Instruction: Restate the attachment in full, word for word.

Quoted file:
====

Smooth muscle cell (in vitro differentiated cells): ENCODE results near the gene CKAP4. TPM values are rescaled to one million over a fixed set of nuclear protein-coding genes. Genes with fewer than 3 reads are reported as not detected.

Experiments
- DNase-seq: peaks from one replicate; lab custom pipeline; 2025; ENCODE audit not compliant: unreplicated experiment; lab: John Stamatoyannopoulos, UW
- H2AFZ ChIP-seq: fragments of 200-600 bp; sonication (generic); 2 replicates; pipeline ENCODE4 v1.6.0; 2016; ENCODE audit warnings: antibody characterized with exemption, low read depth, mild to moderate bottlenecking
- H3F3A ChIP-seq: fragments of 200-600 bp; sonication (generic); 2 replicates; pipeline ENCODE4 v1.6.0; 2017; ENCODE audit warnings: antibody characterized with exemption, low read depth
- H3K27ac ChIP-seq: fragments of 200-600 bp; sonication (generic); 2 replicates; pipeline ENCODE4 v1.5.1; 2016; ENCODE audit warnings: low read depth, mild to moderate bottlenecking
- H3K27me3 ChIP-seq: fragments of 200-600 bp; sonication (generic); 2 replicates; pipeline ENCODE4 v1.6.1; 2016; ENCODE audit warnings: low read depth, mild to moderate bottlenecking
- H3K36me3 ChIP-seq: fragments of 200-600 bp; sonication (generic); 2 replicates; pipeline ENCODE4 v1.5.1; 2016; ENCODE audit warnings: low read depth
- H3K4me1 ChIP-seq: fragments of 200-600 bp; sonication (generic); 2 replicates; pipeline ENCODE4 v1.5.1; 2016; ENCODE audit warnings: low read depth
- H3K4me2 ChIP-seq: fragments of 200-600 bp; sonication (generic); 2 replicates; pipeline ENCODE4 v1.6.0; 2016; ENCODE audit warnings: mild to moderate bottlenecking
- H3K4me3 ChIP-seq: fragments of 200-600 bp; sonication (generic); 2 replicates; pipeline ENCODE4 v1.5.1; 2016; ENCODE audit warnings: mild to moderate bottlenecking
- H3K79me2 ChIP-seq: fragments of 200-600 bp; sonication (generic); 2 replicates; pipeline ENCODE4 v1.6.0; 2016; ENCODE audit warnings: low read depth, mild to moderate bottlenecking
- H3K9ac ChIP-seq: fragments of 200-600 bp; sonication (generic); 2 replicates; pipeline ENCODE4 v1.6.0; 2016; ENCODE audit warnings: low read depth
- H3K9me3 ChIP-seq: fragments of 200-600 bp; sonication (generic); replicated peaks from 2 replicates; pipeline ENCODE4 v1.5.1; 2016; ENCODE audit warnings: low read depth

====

Smooth muscle cell (in vitro differentiated cells): ENCODE results near the gene CKAP4. TPM values are rescaled to one million over a fixed set of nuclear protein-coding genes. Genes with fewer than 3 reads are reported as not detected.

Experiments
- DNase-seq: peaks from one replicate; lab custom pipeline; 2025; ENCODE audit not compliant: unreplicated experiment; lab: John Stamatoyannopoulos, UW
- H2AFZ ChIP-seq: fragments of 200-600 bp; sonication (generic); 2 replicates; pipeline ENCODE4 v1.6.0; 2016; ENCODE audit warnings: antibody characterized with exemption, low read depth, mild to moderate bottlenecking
- H3F3A ChIP-seq: fragments of 200-600 bp; sonication (generic); 2 replicates; pipeline ENCODE4 v1.6.0; 2017; ENCODE audit warnings: antibody characterized with exemption, low read depth
- H3K27ac ChIP-seq: fragments of 200-600 bp; sonication (generic); 2 replicates; pipeline ENCODE4 v1.5.1; 2016; ENCODE audit warnings: low read depth, mild to moderate bottlenecking
- H3K27me3 ChIP-seq: fragments of 200-600 bp; sonication (generic); 2 replicates; pipeline ENCODE4 v1.6.1; 2016; ENCODE audit warnings: low read depth, mild to moderate bottlenecking
- H3K36me3 ChIP-seq: fragments of 200-600 bp; sonication (generic); 2 replicates; pipeline ENCODE4 v1.5.1; 2016; ENCODE audit warnings: low read depth
- H3K4me1 ChIP-seq: fragments of 200-600 bp; sonication (generic); 2 replicates; pipeline ENCODE4 v1.5.1; 2016; ENCODE audit warnings: low read depth
- H3K4me2 ChIP-seq: fragments of 200-600 bp; sonication (generic); 2 replicates; pipeline ENCODE4 v1.6.0; 2016; ENCODE audit warnings: mild to moderate bottlenecking
- H3K4me3 ChIP-seq: fragments of 200-600 bp; sonication (generic); 2 replicates; pipeline ENCODE4 v1.5.1; 2016; ENCODE audit warnings: mild to moderate bottlenecking
- H3K79me2 ChIP-seq: fragments of 200-600 bp; sonication (generic); 2 replicates; pipeline ENCODE4 v1.6.0; 2016; ENCODE audit warnings: low read depth, mild to moderate bottlenecking
- H3K9ac ChIP-seq: fragments of 200-600 bp; sonication (generic); 2 replicates; pipeline ENCODE4 v1.6.0; 2016; ENCODE audit warnings: low read depth
- H3K9me3 ChIP-seq: fragments of 200-600 bp; sonication (generic); replicated peaks from 2 replicates; pipeline ENCODE4 v1.5.1; 2016; ENCODE audit warnings: low read depth